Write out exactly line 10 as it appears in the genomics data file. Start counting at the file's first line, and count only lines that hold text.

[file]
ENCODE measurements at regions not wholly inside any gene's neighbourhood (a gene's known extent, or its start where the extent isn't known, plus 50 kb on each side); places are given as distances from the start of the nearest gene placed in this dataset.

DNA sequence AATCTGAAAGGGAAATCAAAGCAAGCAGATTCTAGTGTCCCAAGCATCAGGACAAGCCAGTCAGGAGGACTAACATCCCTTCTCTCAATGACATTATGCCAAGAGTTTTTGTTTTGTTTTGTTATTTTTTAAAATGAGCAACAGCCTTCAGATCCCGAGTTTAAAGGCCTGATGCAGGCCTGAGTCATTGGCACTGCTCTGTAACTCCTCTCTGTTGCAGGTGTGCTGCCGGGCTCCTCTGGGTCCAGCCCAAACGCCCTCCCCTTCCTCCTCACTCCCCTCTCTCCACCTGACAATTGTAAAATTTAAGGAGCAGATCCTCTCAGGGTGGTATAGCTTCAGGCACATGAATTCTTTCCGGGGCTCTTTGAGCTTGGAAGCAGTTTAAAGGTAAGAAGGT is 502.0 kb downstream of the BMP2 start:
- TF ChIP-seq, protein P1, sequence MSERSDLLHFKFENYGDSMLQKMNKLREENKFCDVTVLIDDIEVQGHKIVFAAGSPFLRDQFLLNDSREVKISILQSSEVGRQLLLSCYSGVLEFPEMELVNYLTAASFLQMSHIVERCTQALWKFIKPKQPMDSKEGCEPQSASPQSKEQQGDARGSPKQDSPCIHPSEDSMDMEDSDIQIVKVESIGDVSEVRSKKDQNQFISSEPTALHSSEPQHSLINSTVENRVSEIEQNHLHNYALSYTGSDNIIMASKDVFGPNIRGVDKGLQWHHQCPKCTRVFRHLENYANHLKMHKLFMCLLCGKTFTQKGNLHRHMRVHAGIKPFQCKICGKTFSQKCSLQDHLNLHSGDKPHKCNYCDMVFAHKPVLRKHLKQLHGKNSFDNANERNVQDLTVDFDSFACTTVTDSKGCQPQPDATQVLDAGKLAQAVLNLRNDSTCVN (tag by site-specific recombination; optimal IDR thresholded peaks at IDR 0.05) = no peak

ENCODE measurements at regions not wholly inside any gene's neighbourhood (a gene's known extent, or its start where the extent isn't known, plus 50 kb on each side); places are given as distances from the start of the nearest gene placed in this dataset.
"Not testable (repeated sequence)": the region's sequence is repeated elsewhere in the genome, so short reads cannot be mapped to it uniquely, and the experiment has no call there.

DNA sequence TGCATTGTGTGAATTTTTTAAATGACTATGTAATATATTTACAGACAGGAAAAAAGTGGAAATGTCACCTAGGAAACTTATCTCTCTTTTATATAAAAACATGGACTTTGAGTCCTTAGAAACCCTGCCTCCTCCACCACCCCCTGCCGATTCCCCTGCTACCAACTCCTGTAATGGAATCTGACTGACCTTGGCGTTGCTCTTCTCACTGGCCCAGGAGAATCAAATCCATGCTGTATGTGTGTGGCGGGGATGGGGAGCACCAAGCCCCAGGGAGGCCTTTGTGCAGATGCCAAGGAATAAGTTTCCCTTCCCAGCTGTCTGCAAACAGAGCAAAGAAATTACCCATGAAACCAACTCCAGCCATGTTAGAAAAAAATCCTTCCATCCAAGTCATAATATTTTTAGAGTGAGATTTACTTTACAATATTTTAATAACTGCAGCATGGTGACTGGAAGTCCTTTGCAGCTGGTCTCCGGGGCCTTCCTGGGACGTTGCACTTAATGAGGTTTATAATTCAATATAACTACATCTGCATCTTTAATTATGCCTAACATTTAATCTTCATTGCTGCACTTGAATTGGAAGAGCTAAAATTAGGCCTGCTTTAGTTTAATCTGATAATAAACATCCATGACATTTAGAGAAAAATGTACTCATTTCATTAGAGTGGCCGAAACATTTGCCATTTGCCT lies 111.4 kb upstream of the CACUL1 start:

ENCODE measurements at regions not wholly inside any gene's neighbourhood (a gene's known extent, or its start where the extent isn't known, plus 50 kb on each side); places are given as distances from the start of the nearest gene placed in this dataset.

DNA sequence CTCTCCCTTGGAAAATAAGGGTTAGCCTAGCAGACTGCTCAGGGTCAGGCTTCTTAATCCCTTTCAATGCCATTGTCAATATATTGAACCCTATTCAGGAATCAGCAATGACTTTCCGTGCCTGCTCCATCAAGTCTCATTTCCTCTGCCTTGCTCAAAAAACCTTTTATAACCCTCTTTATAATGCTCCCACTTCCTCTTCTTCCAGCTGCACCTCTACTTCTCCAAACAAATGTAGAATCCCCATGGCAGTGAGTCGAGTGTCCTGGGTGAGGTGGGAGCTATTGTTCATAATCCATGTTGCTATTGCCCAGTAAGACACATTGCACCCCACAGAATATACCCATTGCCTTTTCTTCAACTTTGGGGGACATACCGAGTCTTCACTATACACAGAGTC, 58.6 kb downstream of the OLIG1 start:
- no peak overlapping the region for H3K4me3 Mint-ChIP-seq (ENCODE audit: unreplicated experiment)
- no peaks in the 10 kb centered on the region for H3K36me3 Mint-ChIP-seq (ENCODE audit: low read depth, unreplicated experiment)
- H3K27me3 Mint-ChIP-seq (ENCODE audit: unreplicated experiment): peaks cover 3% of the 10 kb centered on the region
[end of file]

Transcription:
- no peaks in the 10 kb centered on the region for H3K36me3 Mint-ChIP-seq (ENCODE audit: low read depth, unreplicated experiment)